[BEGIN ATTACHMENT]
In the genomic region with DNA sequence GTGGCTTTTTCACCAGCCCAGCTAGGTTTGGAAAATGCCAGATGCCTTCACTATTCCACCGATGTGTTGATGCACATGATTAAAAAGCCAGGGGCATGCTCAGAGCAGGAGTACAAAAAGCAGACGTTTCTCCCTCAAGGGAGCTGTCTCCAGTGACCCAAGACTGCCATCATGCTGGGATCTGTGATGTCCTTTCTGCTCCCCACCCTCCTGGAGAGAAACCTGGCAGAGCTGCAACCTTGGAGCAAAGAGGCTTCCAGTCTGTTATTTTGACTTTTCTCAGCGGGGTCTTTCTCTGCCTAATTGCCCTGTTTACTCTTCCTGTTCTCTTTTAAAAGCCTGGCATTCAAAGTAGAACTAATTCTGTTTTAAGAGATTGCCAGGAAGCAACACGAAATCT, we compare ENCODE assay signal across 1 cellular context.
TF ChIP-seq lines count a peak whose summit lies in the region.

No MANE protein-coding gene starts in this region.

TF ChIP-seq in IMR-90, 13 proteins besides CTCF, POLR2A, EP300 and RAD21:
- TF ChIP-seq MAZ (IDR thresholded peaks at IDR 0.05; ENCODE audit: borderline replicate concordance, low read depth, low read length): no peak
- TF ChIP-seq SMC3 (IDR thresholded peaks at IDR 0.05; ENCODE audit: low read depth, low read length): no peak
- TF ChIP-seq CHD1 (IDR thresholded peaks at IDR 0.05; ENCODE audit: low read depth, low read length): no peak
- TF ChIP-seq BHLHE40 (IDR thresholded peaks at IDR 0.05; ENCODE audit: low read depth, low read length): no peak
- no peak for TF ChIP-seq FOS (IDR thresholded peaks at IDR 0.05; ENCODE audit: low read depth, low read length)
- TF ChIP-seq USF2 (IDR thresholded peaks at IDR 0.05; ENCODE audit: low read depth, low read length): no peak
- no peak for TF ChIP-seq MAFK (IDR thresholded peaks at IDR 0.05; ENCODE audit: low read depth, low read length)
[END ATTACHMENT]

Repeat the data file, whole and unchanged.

In the genomic region with DNA sequence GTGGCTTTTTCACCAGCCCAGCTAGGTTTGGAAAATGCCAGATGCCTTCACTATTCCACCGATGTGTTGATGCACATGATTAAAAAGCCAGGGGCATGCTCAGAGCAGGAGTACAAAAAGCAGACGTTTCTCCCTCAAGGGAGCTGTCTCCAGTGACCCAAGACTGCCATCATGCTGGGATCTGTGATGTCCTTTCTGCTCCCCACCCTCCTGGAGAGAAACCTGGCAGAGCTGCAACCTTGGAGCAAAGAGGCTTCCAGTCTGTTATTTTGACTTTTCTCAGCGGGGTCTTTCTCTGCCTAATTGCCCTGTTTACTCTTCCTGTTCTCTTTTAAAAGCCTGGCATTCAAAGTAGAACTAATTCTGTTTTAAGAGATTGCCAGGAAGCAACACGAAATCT, we compare ENCODE assay signal across 1 cellular context.
TF ChIP-seq lines count a peak whose summit lies in the region.

No MANE protein-coding gene starts in this region.

TF ChIP-seq in IMR-90, 13 proteins besides CTCF, POLR2A, EP300 and RAD21:
- TF ChIP-seq MAZ (IDR thresholded peaks at IDR 0.05; ENCODE audit: borderline replicate concordance, low read depth, low read length): no peak
- TF ChIP-seq SMC3 (IDR thresholded peaks at IDR 0.05; ENCODE audit: low read depth, low read length): no peak
- TF ChIP-seq CHD1 (IDR thresholded peaks at IDR 0.05; ENCODE audit: low read depth, low read length): no peak
- TF ChIP-seq BHLHE40 (IDR thresholded peaks at IDR 0.05; ENCODE audit: low read depth, low read length): no peak
- no peak for TF ChIP-seq FOS (IDR thresholded peaks at IDR 0.05; ENCODE audit: low read depth, low read length)
- TF ChIP-seq USF2 (IDR thresholded peaks at IDR 0.05; ENCODE audit: low read depth, low read length): no peak
- no peak for TF ChIP-seq MAFK (IDR thresholded peaks at IDR 0.05; ENCODE audit: low read depth, low read length)